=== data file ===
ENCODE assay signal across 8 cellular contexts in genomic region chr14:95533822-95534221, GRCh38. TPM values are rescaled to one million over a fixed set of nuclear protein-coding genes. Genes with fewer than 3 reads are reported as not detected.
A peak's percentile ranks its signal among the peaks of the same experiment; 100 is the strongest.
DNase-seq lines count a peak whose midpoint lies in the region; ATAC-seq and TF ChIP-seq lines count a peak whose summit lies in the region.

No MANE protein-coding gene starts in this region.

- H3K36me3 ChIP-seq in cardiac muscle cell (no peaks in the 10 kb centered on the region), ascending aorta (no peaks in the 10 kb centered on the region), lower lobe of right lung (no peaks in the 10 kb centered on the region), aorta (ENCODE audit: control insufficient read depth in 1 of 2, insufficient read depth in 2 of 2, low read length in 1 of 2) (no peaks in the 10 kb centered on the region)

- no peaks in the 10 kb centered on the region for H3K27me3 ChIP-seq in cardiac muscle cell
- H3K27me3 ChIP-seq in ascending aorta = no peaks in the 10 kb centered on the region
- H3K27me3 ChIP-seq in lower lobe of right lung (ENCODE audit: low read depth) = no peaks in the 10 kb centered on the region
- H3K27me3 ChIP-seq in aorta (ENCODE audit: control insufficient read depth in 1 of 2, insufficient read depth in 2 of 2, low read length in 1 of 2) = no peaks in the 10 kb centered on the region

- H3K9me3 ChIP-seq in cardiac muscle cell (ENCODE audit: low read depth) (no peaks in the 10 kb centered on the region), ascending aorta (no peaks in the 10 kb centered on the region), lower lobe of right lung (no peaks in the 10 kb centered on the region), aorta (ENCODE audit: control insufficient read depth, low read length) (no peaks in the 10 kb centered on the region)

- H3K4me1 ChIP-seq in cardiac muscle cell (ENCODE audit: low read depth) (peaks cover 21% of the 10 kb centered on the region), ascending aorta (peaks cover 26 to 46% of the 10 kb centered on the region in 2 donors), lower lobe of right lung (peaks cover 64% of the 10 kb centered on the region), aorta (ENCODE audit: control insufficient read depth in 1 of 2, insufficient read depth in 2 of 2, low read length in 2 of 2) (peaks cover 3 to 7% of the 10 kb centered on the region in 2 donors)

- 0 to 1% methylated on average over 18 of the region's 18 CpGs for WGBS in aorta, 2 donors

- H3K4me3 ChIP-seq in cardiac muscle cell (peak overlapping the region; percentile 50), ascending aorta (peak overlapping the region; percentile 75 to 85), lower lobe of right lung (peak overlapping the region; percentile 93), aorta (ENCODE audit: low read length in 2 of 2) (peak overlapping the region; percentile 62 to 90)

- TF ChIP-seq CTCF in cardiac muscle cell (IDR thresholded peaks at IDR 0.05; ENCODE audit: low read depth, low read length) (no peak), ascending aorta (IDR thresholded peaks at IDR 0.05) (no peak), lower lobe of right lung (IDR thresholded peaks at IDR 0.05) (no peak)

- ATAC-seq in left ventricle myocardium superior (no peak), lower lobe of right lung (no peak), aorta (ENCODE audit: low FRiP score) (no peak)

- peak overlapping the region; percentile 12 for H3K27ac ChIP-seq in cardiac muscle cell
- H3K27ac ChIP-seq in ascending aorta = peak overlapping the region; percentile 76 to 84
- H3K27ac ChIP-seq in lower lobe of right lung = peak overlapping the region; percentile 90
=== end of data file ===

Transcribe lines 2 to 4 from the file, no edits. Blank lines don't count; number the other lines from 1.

A peak's percentile ranks its signal among the peaks of the same experiment; 100 is the strongest.
DNase-seq lines count a peak whose midpoint lies in the region; ATAC-seq and TF ChIP-seq lines count a peak whose summit lies in the region.

No MANE protein-coding gene starts in this region.